It was a stroke of brilliance on the part of the developer to make the setting an island, too. An island is isolation, and that sense of being cut off from the world is critical to The Shrouded Isle’s theme. When you think of other great examples of the modern gothic – Nick Cave’s The Carny or And The Ass Saw The Angel, the television show Carnivale, or Lovecraft’s own Shadow over Innsmouth, the horror comes from the way it places all the action in an isolated space, and one in which humanity is overwhelmed by the natural world. The environment itself is the character, protagonist, and storytelling vessel in The Shrouded Isle. Each villager within town has a brief sentence or two to describe them, and every so often there will be an event in town where you’ll get a fleeting glance at one of these characters – a woman will find herself mysteriously pregnant, for example, or a hapless sailor will wash up on shore and your inquisitor wants to… get information… from him.
Those bits of character building are only fleeting, however, and it’s deliberately difficult to remember names and faces. The aesthetic engine only provides blurred portraits that look like they were taken on the Game Boy camera from back in the day. This is partly because you’re meant to see them as resources for labour and, eventually, sacrifice – livestock, if you will. It’s also because the palpable menace that surrounds the island and looming God-mandated deadlines are what is really pushing the narrative and events forward. That’s the real protagonist of this suffocatingly claustrophobic little world and story.
I wouldn’t necessarily say that The Shrouded Isle is particularly fun to play. It’s far too easy to snooker yourself with one or two wayward decisions that don’t become obviously bad choices until an hour’s play down the track. The difficulty is certainly appropriate to the kind of game that The Shrouded Isle wants to be, but it’s also so relentless that actually getting through to the end provides closer to a sense of relief than achievement. Indeed, the game often feels like it’s playing you rather than the other way around, and success feels like it’s on the game’s terms rather than any particular level of skill you might have.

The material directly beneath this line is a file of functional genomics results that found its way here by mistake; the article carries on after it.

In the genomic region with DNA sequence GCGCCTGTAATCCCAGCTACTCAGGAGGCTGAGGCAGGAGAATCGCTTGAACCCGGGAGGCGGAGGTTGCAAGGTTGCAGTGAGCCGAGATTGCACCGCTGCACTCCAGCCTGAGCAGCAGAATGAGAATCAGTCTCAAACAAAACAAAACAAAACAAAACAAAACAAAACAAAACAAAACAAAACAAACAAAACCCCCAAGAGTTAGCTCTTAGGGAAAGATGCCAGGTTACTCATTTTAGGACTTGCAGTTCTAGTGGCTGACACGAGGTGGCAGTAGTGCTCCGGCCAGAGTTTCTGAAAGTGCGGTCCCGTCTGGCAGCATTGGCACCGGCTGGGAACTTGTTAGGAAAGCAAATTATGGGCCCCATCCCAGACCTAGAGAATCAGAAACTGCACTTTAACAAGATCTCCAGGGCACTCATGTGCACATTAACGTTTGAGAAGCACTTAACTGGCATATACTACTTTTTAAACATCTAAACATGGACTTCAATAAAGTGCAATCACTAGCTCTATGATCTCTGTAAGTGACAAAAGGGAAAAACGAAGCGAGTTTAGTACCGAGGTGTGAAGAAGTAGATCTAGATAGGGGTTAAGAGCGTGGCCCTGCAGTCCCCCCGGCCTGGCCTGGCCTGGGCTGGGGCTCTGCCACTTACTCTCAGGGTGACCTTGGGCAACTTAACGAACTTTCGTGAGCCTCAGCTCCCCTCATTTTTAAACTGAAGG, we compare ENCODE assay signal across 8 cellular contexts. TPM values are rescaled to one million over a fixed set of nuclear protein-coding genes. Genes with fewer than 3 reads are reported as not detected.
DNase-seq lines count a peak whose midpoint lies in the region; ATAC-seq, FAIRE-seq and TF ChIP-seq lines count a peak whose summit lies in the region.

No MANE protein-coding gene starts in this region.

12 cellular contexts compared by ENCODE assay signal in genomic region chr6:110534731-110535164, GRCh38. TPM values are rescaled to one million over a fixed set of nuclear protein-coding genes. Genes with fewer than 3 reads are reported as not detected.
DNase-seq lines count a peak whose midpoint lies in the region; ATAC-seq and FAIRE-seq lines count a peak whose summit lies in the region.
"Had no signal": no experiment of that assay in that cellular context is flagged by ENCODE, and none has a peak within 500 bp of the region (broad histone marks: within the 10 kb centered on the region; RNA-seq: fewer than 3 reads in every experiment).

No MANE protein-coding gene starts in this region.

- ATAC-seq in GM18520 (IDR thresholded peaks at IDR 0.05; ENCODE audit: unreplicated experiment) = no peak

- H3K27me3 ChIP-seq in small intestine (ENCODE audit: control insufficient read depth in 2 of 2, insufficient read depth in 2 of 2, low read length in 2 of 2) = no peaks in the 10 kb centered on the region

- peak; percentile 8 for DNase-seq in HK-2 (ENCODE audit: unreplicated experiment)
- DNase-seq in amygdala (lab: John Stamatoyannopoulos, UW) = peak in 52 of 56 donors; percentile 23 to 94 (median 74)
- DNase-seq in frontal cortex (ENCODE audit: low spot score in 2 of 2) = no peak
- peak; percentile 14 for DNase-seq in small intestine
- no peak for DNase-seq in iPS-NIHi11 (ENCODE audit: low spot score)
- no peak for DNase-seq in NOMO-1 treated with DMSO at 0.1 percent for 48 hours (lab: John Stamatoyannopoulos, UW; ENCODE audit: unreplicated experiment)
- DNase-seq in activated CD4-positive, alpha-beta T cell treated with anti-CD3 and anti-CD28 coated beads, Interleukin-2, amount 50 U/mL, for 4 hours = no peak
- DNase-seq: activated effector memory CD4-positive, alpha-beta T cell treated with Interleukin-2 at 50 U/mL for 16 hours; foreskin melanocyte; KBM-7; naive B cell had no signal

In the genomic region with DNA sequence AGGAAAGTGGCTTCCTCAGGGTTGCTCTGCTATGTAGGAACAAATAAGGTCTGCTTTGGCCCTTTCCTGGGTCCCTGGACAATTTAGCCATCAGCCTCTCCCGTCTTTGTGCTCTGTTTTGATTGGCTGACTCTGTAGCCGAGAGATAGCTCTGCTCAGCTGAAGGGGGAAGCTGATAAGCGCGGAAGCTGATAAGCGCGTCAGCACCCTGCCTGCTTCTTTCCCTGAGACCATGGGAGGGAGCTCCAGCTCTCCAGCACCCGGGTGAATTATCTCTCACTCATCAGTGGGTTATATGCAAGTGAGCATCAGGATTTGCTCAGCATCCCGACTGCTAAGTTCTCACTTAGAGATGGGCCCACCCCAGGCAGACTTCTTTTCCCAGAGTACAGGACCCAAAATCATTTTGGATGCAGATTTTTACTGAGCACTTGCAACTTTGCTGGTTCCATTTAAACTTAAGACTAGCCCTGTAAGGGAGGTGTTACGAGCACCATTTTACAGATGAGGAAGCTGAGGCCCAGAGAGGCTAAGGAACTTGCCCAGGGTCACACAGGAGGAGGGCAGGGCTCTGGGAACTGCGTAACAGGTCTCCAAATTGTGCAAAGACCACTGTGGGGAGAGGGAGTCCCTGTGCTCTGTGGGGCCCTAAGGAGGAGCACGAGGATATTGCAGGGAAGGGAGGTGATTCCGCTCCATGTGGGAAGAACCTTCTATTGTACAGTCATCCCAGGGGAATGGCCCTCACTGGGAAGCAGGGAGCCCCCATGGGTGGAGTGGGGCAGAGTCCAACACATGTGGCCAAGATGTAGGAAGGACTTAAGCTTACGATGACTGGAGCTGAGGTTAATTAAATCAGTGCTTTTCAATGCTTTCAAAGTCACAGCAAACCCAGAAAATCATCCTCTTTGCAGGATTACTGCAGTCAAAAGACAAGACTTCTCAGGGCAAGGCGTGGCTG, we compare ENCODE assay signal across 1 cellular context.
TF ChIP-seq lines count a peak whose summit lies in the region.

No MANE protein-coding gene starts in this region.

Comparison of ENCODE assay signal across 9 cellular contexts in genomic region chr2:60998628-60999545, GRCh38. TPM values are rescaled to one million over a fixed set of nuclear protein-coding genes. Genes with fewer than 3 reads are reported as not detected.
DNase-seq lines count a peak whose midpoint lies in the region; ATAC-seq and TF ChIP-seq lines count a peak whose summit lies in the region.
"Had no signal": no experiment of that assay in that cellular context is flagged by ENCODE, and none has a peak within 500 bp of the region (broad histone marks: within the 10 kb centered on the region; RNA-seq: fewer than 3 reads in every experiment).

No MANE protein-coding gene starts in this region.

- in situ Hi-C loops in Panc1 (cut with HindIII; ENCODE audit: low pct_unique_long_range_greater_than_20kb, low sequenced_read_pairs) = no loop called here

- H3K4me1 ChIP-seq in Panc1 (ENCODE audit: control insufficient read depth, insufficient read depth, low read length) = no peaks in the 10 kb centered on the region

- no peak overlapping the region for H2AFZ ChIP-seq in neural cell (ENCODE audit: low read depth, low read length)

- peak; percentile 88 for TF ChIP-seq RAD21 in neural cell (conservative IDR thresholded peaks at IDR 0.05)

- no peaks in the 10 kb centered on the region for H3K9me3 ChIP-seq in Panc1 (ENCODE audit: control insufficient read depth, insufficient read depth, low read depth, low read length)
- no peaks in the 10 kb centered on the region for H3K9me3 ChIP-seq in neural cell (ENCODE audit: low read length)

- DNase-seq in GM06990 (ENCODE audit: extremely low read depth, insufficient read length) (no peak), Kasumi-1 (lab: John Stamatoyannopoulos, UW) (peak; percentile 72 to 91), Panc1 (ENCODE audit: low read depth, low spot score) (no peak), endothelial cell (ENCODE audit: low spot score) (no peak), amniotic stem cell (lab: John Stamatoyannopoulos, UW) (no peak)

Finally, the developers haven’t been particularly forthright with information. There’s no tutorial or gameplay explanation, so you’ll be floundering for a few attempts as you learn how to play through trial-and-catastrophic-error. Even once you’ve got the mechanics down, as a side effect of the stunning aesthetic, the game isn’t particularly efficient or effective in sharing information. This is particularly true when trying to follow the precise impact of each worker that you assign to a project will have on the town’s overall traits. For a game that is so grimly attrition-based, slight variations in the numbers running in the background can have major impacts on your ability to survive, and the game makes it far to hard to fine tune your strategy.
All being said, The Shrouded Isle is so razor-focused on its darkly original theme that it comes across as quite brave. This isn’t a necessarily uplifting or relaxing game. Nor is it particularly rewarding. It is, however, genuinely clever with how it works within an established genre, and it’s uncompromising in its vision. We need more games that are willing to do that.
– Matt S.
Find me on Twitter: @digitallydownld